According to Tardos, the 1980’s were a high point for women in computing but after the dot com boom and bust, the number of women in computer science started to drop.
“Fortunately, in recent years that trend has reversed, and we are doing much better in attracting women to the field,” Tardos said.
Cornell is already ahead of the curve in achieving a 1:1 ratio of women to men in engineering disciplines, and Tardos remains very optimistic about the prospect of more women in computing fields entering academia.
Tardos hopes that this generation of women does not underestimate the excitement of being a computer scientist at a research university."

Sunday, March 10, 2019

First-person account of a four-way kidney exchange in Houston, in the WSJ

Here's a moving first-person account by journalist Yogita Patel in the Wall Street Journal, about her decision to donate a kidney to her brother, through kidney exchange.

I Gave My Kidney to a Stranger to Save My Brother’s Life
By Yogita Patel, March 9, 2019

It's full of interesting introspection. Here's one bit:
"As I expressed my growing concerns, my brother quietly acknowledged to other family members some of his own doubts. “I wasn’t sure if it would always be something you’d hold over me,” he recently admitted. I wasn’t sure, either."

I was also interested in a technical part of the story about the lengths that Houston Methodist Hospital goes to try to perform all the kidney exchange transplants they do internally, i.e. at their own hospital.  In this case, a four-pair exchange was assembled over a period of months, that included at least one non-directed donor who participated in the exchanges, which all took place on the same day.
"Houston Methodist first aims to create a donor chain without other hospitals—its longest involved 12 people. If appropriate matches fail to come together, the hospital expands the search regionally, then ultimately to a national registry that helped create a 30-pair swap the hospital took part in eight years ago.
"As months went by, our small network continued to come together behind the scenes.
"Twice, Pesh got word from his coordinator that it was nearly go time in what turned out to be false alarms.As the wait dragged on, he made two trips to the ICU because of complications tied to dialysis. Each episode left him fearing that the prospect of a donation was fading.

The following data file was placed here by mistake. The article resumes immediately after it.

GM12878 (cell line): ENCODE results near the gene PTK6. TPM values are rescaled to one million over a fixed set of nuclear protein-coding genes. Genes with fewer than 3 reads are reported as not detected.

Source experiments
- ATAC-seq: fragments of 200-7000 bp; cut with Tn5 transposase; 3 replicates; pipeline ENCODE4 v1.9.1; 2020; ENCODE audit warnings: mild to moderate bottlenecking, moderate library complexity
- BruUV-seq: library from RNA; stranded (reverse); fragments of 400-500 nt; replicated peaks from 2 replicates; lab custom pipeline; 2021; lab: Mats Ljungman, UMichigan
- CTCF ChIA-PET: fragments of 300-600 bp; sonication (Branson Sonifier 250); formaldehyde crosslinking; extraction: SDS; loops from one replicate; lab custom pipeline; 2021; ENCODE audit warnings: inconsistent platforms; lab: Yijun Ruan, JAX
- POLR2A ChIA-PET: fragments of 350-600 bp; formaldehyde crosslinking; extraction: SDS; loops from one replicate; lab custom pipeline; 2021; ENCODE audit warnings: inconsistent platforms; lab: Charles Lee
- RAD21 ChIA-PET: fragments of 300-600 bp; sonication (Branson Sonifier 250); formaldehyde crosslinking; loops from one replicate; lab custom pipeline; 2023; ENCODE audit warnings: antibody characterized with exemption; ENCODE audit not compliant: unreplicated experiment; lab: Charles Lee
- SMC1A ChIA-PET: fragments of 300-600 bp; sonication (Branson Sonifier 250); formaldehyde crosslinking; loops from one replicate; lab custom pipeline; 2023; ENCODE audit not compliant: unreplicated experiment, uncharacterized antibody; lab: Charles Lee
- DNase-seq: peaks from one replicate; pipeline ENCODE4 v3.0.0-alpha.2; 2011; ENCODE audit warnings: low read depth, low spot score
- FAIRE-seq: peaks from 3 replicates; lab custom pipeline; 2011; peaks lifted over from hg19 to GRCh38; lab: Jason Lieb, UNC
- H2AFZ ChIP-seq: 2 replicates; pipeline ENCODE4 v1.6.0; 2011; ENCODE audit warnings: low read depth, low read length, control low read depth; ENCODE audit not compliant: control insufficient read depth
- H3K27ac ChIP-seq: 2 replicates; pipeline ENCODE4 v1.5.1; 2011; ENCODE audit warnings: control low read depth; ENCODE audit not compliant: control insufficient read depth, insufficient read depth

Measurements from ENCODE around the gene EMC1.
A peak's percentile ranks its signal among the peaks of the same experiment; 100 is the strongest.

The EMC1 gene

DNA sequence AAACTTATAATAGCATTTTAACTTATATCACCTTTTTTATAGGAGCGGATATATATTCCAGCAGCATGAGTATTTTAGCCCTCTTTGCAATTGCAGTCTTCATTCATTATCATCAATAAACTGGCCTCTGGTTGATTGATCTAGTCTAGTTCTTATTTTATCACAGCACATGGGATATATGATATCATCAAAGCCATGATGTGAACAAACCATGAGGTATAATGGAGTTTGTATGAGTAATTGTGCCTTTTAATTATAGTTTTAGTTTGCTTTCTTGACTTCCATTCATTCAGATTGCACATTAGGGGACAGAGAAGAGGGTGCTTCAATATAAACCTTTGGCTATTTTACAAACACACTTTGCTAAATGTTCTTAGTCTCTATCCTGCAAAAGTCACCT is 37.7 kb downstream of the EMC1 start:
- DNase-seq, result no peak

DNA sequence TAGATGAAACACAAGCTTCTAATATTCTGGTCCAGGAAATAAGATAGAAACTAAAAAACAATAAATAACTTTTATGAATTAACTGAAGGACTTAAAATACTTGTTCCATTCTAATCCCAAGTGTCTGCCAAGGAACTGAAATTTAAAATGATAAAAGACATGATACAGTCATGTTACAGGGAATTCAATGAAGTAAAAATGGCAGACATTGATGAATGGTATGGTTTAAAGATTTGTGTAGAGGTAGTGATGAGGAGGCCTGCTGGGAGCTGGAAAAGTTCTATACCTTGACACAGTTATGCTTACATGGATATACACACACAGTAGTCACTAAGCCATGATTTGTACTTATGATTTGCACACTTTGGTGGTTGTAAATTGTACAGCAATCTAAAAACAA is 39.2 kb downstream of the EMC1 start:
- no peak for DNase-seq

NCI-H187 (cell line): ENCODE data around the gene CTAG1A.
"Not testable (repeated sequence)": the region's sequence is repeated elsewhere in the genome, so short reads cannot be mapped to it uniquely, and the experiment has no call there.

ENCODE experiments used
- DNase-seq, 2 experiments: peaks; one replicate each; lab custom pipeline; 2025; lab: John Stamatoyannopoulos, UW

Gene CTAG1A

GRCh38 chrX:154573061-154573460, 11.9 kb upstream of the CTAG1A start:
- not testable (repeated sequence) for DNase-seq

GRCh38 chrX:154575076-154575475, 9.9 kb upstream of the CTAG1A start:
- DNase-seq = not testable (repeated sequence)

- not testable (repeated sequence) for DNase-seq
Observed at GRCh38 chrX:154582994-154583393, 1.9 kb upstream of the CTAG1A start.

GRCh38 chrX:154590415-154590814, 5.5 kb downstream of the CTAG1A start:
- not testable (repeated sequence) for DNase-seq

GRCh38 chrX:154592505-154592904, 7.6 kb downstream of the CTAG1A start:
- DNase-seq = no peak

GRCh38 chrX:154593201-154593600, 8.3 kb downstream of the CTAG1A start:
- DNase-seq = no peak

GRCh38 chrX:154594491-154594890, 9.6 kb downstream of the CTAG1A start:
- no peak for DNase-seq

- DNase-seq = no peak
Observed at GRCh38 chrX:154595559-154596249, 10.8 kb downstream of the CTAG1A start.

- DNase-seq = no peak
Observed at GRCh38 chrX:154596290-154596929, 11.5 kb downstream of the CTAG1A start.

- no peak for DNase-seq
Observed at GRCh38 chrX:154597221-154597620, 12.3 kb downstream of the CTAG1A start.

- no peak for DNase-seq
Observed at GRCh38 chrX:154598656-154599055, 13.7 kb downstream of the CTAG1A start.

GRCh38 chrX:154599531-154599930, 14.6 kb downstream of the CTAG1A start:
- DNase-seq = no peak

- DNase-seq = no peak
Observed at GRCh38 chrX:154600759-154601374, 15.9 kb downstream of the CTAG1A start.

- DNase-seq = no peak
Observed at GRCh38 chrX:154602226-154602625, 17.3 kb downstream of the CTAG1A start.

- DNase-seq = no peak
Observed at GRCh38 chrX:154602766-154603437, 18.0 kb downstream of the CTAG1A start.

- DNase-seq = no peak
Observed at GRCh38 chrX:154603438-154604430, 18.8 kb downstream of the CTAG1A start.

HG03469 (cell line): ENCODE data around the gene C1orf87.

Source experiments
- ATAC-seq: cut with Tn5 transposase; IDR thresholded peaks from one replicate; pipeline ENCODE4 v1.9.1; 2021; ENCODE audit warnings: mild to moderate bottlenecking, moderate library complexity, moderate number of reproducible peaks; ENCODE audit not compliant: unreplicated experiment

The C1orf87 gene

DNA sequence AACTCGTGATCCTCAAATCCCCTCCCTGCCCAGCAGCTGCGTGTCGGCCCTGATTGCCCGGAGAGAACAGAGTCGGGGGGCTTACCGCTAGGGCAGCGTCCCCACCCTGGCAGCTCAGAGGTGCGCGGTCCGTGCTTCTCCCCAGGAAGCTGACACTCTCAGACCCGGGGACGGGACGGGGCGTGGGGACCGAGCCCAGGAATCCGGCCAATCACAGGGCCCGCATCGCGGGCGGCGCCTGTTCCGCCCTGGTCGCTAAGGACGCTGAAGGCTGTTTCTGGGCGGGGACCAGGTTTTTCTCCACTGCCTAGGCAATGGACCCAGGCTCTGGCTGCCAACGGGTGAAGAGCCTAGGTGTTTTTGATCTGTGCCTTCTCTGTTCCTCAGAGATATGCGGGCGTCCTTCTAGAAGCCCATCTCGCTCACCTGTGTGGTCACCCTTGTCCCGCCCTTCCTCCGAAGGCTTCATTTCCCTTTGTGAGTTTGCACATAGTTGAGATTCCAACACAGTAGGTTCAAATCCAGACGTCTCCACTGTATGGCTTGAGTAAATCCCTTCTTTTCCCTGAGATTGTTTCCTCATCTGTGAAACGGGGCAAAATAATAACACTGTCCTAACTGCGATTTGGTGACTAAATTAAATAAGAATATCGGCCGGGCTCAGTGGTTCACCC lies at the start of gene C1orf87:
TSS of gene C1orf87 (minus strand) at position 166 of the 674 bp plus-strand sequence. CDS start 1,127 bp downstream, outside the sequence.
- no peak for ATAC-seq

"Finally in June, we got word that they had found matches for both of us. Our four-pair exchange took place on the same day, Aug. 7, with everyone having surgery at Houston Methodist."

Saturday, March 9, 2019

Deceased donation of organs for transplant: recent policy discussions

Here's a list of links about recent discussions about how deceased donor organs are recovered and used in the U.S.

First, a 2017 article in the American Journal of Transplantation on how OPO's (Organ Procurement Organizations) are measured:

Changing Metrics of Organ Procurement Organization Performance in Order to Increase Organ Donation Rates in the United States
D. Goldberg  M. J. Kallan  L. Fu  M. Ciccarone  J. Ramirez  P. Rosenberg  J. Arnold G. Segal  K. P. Moritsugu  H. Nathan  R. Hasz  P. L. Abt

Abstract: The shortage of deceased‐donor organs is compounded by donation metrics that fail to account for the total pool of possible donors, leading to ambiguous donor statistics. We sought to assess potential metrics of organ procurement organizations (OPOs) utilizing data from the Nationwide Inpatient Sample (NIS) from 2009–2012 and State Inpatient Databases (SIDs) from 2008–2014. A possible donor was defined as a ventilated inpatient death ≤75 years of age, without multi‐organ system failure, sepsis, or cancer, whose cause of death was consistent with organ donation. These estimates were compared to patient‐level data from chart review from two large OPOs. Among 2,907,658 inpatient deaths from 2009–2012, 96,028 (3.3%) were a “possible deceased‐organ donor.” The two proposed metrics of OPO performance were: (1) donation percentage (percentage of possible deceased‐donors who become actual donors; range: 20.0–57.0%); and (2) organs transplanted per possible donor (range: 0.52–1.74). These metrics allow for comparisons of OPO performance and geographic‐level donation rates, and identify areas in greatest need of interventions to improve donation rates. We demonstrate that administrative data can be used to identify possible deceased donors in the US and could be a data source for CMS to implement new OPO performance metrics in a standardized fashion.

Here's an optimistic report from the Bridgespan Group, sponsored by the Arnold Foundation:
Reforming Organ Donation in AmericaSaving 25,000 Lives per Year and $13 Billion in Taxpayer Funds over Five Years